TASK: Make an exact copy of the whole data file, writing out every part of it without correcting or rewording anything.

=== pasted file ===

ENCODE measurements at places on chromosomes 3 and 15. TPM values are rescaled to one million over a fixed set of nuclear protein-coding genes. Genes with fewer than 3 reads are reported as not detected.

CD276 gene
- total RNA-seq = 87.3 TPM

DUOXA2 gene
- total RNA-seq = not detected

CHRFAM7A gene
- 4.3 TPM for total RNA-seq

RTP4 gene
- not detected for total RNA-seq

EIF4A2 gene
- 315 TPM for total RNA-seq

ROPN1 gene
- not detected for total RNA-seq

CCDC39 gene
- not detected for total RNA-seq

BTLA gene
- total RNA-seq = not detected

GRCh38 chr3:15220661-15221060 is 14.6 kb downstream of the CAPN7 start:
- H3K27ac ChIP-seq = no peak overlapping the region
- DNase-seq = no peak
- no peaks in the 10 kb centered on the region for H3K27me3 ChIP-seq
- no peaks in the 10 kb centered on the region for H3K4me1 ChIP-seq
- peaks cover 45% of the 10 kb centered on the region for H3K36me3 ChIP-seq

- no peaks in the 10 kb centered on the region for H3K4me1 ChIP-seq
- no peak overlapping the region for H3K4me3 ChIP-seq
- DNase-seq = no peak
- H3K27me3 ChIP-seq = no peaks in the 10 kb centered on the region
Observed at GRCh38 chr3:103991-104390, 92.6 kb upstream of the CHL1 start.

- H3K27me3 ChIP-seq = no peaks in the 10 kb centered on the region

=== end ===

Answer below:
ENCODE measurements at places on chromosomes 3 and 15. TPM values are rescaled to one million over a fixed set of nuclear protein-coding genes. Genes with fewer than 3 reads are reported as not detected.

CD276 gene
- total RNA-seq = 87.3 TPM

DUOXA2 gene
- total RNA-seq = not detected

CHRFAM7A gene
- 4.3 TPM for total RNA-seq

RTP4 gene
- not detected for total RNA-seq

EIF4A2 gene
- 315 TPM for total RNA-seq

ROPN1 gene
- not detected for total RNA-seq

CCDC39 gene
- not detected for total RNA-seq

BTLA gene
- total RNA-seq = not detected

GRCh38 chr3:15220661-15221060 is 14.6 kb downstream of the CAPN7 start:
- H3K27ac ChIP-seq = no peak overlapping the region
- DNase-seq = no peak
- no peaks in the 10 kb centered on the region for H3K27me3 ChIP-seq
- no peaks in the 10 kb centered on the region for H3K4me1 ChIP-seq
- peaks cover 45% of the 10 kb centered on the region for H3K36me3 ChIP-seq

- no peaks in the 10 kb centered on the region for H3K4me1 ChIP-seq
- no peak overlapping the region for H3K4me3 ChIP-seq
- DNase-seq = no peak
- H3K27me3 ChIP-seq = no peaks in the 10 kb centered on the region
Observed at GRCh38 chr3:103991-104390, 92.6 kb upstream of the CHL1 start.

- H3K27me3 ChIP-seq = no peaks in the 10 kb centered on the region